Q&A with “Bitcoin Wonder Woman”, Lisa Cheng, Founder of Vanbex
In the past 5 years, we’ve heard a lot of buzz about bitcoin. Canada is the second most popular destination for venture capital invested in bitcoin companies, behind the United States and ahead of China. Revenue Canada became the first Canadian government authority to issue an official statement declaring bitcoins to be simple goods exchanged under a barter system. What does this mean? Retailers must declare the revenues from transactions that involve bitcoin as the method of payments, and if bitcoins are bought or sold for purposes of investment, any profits or losses must be considered capital gains or losses and will be taxed as such.
Thanks to the wonderful world of social media, I was virtually introduced to Lisa Cheng, coined the “Bitcoin Wonder Woman,” and founder of Vanbex, a full-service cryptofirm that specializes in digital currency, blockchain protocol, and decentralized technology. Although we’re physically located less than five miles apart, I first discovered Lisa from her engaging and thought-provoking tweets about bitcoin and the blockchain. Follow @lisacheng for some educational and entertaining insights from the digital currency world.
We reached out to Lisa and asked her to give us some insight on her hands-on experience working with emerging tech startups in the virtual currency space. She is sought after for her expertise in business development and product management. Her background includes Fortune 500 companies, enterprise sales, big data, and SaaS applications.
Bitcoin Girl in a Bitcoin World
KH: We understand that you’ve been living off of bitcoin for over a year now. Will you please describe your experience thus far?
LC: Living off bitcoin was better last year when the price was closer to $1000 because people were more excited about spending and using bitcoin.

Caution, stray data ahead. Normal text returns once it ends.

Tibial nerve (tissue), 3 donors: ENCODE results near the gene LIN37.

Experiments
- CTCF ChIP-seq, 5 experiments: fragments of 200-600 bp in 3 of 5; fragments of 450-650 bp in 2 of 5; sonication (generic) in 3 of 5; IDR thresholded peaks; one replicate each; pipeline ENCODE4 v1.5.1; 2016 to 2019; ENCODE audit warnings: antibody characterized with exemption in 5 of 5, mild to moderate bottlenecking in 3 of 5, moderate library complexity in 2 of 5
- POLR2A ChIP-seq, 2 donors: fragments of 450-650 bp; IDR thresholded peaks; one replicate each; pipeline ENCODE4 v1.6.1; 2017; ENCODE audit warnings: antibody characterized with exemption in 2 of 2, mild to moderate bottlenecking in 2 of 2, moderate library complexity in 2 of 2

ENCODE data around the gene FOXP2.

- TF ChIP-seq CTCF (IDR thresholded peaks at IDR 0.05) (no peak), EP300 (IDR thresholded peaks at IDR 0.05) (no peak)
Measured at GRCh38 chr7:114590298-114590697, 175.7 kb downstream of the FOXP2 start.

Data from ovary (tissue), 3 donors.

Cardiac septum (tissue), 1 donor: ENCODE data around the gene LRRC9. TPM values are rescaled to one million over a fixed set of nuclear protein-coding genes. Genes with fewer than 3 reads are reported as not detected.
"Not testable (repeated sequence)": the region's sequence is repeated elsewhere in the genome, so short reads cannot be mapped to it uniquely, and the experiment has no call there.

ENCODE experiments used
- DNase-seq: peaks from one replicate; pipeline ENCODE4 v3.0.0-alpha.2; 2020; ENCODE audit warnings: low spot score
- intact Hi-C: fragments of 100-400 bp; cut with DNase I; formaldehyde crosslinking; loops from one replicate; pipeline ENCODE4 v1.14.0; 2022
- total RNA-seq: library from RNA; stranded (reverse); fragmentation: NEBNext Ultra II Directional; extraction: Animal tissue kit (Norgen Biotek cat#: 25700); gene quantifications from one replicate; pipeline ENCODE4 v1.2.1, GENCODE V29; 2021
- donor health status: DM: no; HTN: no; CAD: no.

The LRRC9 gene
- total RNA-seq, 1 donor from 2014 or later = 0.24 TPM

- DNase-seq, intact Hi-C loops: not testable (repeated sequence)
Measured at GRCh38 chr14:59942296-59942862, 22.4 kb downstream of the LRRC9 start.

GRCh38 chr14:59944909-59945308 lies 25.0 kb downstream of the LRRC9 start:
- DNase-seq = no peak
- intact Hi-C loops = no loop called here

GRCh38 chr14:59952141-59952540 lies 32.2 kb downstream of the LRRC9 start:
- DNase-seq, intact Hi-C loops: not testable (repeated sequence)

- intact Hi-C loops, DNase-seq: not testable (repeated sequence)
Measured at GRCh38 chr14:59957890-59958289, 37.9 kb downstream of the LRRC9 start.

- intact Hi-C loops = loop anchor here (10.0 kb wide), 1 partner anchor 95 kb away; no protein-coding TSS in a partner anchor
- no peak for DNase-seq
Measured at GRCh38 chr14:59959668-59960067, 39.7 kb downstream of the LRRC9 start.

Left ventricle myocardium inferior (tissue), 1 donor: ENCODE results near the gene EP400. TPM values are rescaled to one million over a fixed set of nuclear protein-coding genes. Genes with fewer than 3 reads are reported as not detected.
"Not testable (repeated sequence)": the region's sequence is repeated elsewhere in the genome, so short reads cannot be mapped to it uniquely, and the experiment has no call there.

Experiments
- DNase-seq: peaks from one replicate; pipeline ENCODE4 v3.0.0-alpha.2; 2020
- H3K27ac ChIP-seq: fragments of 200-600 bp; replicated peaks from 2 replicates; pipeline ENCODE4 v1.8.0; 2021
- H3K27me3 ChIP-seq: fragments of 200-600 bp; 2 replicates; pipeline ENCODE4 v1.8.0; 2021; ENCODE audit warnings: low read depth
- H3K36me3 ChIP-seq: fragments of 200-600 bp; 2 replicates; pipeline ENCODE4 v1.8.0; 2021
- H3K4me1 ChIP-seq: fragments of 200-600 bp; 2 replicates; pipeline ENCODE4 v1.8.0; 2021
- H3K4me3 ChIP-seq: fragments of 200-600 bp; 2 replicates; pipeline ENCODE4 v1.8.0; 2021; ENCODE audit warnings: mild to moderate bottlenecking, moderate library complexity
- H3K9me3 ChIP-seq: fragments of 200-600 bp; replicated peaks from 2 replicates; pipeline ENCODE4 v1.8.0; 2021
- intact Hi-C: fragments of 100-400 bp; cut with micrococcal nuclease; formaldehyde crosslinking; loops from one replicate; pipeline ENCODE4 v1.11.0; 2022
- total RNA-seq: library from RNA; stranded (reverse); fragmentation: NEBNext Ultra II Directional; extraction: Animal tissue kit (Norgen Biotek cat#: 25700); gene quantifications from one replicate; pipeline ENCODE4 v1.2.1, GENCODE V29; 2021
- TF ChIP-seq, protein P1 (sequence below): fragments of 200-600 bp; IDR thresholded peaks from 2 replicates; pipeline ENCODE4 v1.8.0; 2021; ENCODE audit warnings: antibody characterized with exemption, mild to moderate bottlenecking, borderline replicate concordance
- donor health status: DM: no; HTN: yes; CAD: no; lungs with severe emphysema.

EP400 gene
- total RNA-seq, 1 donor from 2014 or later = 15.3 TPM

KH: What were some unforeseen challenges?
LC: Converting bitcoin to fiat currency on short notice at a good exchange rate, although there are ATMs found locally I prefer to use local traders. Thankfully I met some through the local bitcoin meet-ups.
KH: What’s your favorite experience so far?
LC: When I tell people that I get paid in bitcoin, it still surprises them as if I am living in an alternate reality. Sometimes it feels that way.
KH: Where does Vancouver stack up in regards to being an early adopter of digital currency?
LC: Vancouver has a really strong grassroots bitcoin community with more retailers accepting bitcoin than San Francisco, New York, Los Angeles, Toronto, and Austin.
KH: I recently attended Canada’s first Fintech Conference, Digital Finance 2015, where the focus of conversation and debate surrounded bitcoin, Anti-Money Laundering (AML) and financial technology (fintech). During the innovative fintech panel discussion, the Founder & CEO of Payfirma, Michael Gokturk, said “humans by nature iterate” and gave an example of our iteration with social networks, such as Friendster, MySpace and Facebook. And he believes that bitcoin is “the spark” offering an early iteration of digital currency. Do you agree or disagree with his comment? Is bitcoin simply an early iteration of digital currency that will be followed by a new form of currency that will catch on in the future?
LC: I do agree with the statement that bitcoin is an iteration of cryptocurrency that will continue evolving as needs develop. However, Mr. Gokturk may not be familiar with Hashcash or B-money, the earlier versions of crypto which Bitcoin evolved from. There are some important and highly debated issues in bitcoin such as the block size, confirmation time, and data size which indicate bitcoin may not be the last cryptocurrency to reach mass adoption. These debates are continuing today on forums like r/Bitcoin and Bitcointalk.org so there are solutions being proposed and lots of people working on projects such as Sidechains or the Block size increase, but these discussions are very limited to those technologically aware. For the average user, they want to know if bitcoin will be easy to use and they don’t want to wait too long for a transaction confirmation (though startups like BlockCypher provide a solution for that).
KH: You’ve been involved in developer evangelism, growth hacking, community building, product launches and white paper research, which means you have first-hand knowledge of the regulations that affect bitcoin companies. What would you say are the top three things entrepreneurs need to know before entering the space?